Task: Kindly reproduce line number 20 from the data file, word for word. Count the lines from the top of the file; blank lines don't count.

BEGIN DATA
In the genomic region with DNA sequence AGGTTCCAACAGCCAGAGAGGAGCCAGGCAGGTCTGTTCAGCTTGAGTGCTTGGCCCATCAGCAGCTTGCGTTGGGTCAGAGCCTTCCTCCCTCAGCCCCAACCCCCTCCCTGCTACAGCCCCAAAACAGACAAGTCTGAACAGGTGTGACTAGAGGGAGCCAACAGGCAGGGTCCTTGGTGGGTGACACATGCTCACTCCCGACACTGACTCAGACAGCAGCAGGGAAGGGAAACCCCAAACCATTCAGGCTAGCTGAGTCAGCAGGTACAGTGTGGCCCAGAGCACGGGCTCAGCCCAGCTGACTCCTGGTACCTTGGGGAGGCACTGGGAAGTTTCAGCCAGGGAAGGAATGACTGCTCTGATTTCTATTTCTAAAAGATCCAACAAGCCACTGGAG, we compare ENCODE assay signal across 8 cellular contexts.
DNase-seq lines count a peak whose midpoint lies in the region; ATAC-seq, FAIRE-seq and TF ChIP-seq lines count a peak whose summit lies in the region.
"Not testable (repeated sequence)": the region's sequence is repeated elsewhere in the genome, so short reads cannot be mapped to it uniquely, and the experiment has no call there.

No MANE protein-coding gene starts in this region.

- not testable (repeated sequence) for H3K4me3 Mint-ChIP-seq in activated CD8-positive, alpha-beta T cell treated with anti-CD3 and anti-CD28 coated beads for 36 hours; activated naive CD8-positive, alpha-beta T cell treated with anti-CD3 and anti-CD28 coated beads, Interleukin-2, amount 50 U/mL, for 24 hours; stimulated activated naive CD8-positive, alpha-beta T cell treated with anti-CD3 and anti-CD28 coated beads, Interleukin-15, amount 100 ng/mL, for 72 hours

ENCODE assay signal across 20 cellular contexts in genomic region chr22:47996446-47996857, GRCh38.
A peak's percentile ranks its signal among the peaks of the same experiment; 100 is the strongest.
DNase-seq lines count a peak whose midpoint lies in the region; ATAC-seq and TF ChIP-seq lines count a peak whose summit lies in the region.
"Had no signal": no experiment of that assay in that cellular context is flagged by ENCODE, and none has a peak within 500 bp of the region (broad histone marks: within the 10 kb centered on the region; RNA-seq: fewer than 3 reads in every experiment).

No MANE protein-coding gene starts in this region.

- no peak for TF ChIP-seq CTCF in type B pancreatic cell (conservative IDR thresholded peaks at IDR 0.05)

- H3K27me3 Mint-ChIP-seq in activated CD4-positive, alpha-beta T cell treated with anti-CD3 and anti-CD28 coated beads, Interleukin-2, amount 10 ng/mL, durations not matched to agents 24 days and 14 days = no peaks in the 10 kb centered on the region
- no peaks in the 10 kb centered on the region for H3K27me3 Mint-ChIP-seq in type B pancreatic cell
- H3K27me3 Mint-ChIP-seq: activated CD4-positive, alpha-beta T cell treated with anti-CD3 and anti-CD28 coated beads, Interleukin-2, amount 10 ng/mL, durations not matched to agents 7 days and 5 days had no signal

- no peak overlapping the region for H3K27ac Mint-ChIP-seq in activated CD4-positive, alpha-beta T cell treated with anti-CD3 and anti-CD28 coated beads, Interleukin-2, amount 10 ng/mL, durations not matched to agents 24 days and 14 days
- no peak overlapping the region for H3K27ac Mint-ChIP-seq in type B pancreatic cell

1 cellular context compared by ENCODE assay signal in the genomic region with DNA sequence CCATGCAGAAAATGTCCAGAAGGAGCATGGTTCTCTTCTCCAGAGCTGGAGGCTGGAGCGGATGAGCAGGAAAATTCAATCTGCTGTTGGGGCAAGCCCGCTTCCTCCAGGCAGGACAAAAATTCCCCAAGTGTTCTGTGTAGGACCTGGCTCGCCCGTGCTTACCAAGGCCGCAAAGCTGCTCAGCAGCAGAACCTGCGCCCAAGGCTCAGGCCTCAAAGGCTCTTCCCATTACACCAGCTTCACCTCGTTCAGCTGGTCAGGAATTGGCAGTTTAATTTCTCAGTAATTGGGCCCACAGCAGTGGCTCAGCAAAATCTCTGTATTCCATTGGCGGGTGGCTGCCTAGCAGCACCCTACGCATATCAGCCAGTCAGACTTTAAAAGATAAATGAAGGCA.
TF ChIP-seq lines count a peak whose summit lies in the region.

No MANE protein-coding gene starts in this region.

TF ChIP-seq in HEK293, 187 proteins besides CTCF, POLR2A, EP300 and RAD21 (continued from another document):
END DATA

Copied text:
TF ChIP-seq in HEK293, 187 proteins besides CTCF, POLR2A, EP300 and RAD21 (continued from another document):